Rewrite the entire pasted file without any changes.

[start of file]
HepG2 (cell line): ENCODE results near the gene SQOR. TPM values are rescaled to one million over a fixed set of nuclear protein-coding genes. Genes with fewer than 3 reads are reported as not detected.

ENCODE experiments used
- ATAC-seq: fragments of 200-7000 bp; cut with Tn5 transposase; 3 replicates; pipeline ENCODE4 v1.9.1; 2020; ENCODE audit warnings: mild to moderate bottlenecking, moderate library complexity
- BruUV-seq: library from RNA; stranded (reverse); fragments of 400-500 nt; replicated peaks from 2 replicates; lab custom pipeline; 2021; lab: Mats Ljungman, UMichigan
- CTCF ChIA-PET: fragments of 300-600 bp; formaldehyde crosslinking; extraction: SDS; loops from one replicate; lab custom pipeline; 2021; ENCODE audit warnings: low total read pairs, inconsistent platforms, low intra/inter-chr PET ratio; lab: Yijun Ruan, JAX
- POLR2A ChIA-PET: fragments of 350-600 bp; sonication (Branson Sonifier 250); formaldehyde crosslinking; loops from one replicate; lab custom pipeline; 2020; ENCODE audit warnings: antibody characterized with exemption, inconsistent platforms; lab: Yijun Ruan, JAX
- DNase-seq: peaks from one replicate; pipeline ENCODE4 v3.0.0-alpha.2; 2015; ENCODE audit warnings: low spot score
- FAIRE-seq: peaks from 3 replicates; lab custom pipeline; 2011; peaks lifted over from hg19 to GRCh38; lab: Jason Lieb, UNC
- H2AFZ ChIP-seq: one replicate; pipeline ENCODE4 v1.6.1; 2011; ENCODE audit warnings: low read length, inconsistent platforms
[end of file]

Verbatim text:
HepG2 (cell line): ENCODE results near the gene SQOR. TPM values are rescaled to one million over a fixed set of nuclear protein-coding genes. Genes with fewer than 3 reads are reported as not detected.

ENCODE experiments used
- ATAC-seq: fragments of 200-7000 bp; cut with Tn5 transposase; 3 replicates; pipeline ENCODE4 v1.9.1; 2020; ENCODE audit warnings: mild to moderate bottlenecking, moderate library complexity
- BruUV-seq: library from RNA; stranded (reverse); fragments of 400-500 nt; replicated peaks from 2 replicates; lab custom pipeline; 2021; lab: Mats Ljungman, UMichigan
- CTCF ChIA-PET: fragments of 300-600 bp; formaldehyde crosslinking; extraction: SDS; loops from one replicate; lab custom pipeline; 2021; ENCODE audit warnings: low total read pairs, inconsistent platforms, low intra/inter-chr PET ratio; lab: Yijun Ruan, JAX
- POLR2A ChIA-PET: fragments of 350-600 bp; sonication (Branson Sonifier 250); formaldehyde crosslinking; loops from one replicate; lab custom pipeline; 2020; ENCODE audit warnings: antibody characterized with exemption, inconsistent platforms; lab: Yijun Ruan, JAX
- DNase-seq: peaks from one replicate; pipeline ENCODE4 v3.0.0-alpha.2; 2015; ENCODE audit warnings: low spot score
- FAIRE-seq: peaks from 3 replicates; lab custom pipeline; 2011; peaks lifted over from hg19 to GRCh38; lab: Jason Lieb, UNC
- H2AFZ ChIP-seq: one replicate; pipeline ENCODE4 v1.6.1; 2011; ENCODE audit warnings: low read length, inconsistent platforms